Thursday, 31 July 2014

Seeing the Changes 913







Interesting plant changes in Loughor, with Field bindweed (Convolvulus arvensis) and Good king henry (Chenopodium bonus-henricus) both in flower. The fruit of the Sycamore (Acer pseudoplatanus) was very abundant and the alien Snowberry (Symphoricarpos albus) was also in berry.

Wading Out?



Migratory, wading birds have a risky life-style and are very vulnerable to environmental changes and there arehttp://www.theguardian.com/environment/2014/jul/30/wetland-bird-survey-wading-birds-britain-climate-change recent indications of dramatic declines in populations of these animals in the UK (http://www.theguardian.com/environment/2014/jul/30/wetland-bird-survey-wading-birds-britain-climate-change). One could, to some extent, reverse the calculation and suggest that the population declines indicate that recent environmental changes are substantive and challenging.

Monday, 28 July 2014

Licensed to Drill



I must admit to being more than a little unhappy (even with the so-called 'safe-guards' for National Parks) about the giving of the green light to companies to apply licences to frack over many areas of the UK, whether the residents like it or not (http://www.theguardian.com/environment/2014/jul/28/fracking-expansion-uk-drilling-national-parks-safeguards). I suspect that this move was always on the cards, especially given the current arguments with Russia and our dependence on 'their' gas.  The apparent boom in energy provision by fracking in a much larger as less populous USA must also have played a role. My objections broadly remain the same:-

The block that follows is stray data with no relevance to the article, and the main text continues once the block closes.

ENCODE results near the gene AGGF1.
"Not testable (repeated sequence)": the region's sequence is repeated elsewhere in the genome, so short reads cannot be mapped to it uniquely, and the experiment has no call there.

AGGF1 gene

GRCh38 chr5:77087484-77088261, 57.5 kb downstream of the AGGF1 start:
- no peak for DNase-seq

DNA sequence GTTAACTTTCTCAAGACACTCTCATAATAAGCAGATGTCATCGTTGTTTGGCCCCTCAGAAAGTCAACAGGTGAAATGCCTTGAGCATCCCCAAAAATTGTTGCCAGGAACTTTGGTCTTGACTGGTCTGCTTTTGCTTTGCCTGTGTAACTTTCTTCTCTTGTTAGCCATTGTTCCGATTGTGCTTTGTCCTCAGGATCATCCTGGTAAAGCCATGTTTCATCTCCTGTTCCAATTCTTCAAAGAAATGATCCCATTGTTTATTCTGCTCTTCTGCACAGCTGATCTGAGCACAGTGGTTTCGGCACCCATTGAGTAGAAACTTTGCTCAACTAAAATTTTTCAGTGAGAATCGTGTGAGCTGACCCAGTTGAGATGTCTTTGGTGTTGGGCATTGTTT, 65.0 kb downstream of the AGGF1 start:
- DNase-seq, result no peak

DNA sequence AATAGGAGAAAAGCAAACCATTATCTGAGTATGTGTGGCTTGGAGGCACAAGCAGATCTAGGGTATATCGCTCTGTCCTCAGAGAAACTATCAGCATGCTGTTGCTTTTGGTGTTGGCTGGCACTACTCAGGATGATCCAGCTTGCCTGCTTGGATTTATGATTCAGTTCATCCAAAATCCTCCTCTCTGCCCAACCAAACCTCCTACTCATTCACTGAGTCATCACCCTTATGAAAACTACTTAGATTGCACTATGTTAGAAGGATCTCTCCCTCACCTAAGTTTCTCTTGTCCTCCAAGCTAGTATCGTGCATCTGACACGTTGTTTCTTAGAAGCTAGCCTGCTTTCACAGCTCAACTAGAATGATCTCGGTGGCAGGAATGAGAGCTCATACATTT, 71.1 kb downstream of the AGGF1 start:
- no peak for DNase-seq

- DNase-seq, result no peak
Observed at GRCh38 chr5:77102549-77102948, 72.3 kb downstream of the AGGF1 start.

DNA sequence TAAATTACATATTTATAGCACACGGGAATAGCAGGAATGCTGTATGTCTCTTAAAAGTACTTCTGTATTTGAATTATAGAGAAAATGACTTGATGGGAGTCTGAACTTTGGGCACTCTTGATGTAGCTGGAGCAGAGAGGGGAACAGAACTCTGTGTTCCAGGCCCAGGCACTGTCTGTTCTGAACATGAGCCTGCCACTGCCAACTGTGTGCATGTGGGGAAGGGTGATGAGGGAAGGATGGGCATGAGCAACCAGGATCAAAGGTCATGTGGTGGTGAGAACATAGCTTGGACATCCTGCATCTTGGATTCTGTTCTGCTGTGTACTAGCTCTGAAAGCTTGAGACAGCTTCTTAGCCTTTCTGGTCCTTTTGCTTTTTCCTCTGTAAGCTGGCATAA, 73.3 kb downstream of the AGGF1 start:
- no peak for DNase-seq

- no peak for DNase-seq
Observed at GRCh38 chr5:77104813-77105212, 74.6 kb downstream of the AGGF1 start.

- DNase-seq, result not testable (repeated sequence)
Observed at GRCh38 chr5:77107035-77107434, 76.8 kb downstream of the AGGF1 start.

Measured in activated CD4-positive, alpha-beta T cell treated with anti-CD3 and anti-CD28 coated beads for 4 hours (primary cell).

1. I am not convinced that the process doesn't at least carry a risk of contaminating water courses.
2. If the hydrocarbons are removed, that certainly changes the nature of the underlying rocks and possibly their stability.
3. The product, when burned, exacerbates global warming and I would prefer a greater emphasis on solar energy and improved insulation.
4. I am certainly not convinced that the licences mean more jobs (always a selling point to politicians).

Sunday, 27 July 2014

Balmy or Barmy Summer?



There has been much comment about the 'recovery' of Britain's wildlife as a consequence of the prolonged, hot summer (http://www.theguardian.com/environment/2014/jul/26/nature-recovers-in-traditional-summer). People seem to have had differing experiences with butterflies. Until yesterday, I had seen very little activity of these insects on Butterfly bush blossom and other insect-attracting flowers. Even yesterday, numbers were low and the Butterfly bush way past their best. The only butterfly that appears to have done well here is the Speckled wood (Pararge aegeria tercis) much in evidence in many locations. I have not seen a single Painted lady (Cynthia cardui) and relatively few Red admirals (Vanessa atalanta).

Saturday, 26 July 2014

Seeing the Changes 912




In spite of the hot weather, it has been a disappointing time for butterflies on the Butterfly bushes. In Gorseinon today, there was a bit of activity with Gatekeepers, Peacocks and Red admirals all activity.



Monday, 21 July 2014

Seeing the Changes 911




Visited in Loughor, by what looked like a Mullein wave (Scopula marginepunctata). By Machinys lake, noted Purple loosestrife (Lythrum salicaria) in flower and got a nice shot of a basking Black-tailed skimmer (Orthetrum cancellatum).



Saturday, 19 July 2014

Seeing the Changes 910




Near Machinys, Common fleabane (Pulicaria dysentaria) and  Hemp agrimony (Eupatorium cannabinum) were in flower. Visited in Loughor by a lacewing (Chysoperla carnea).



Zooligans?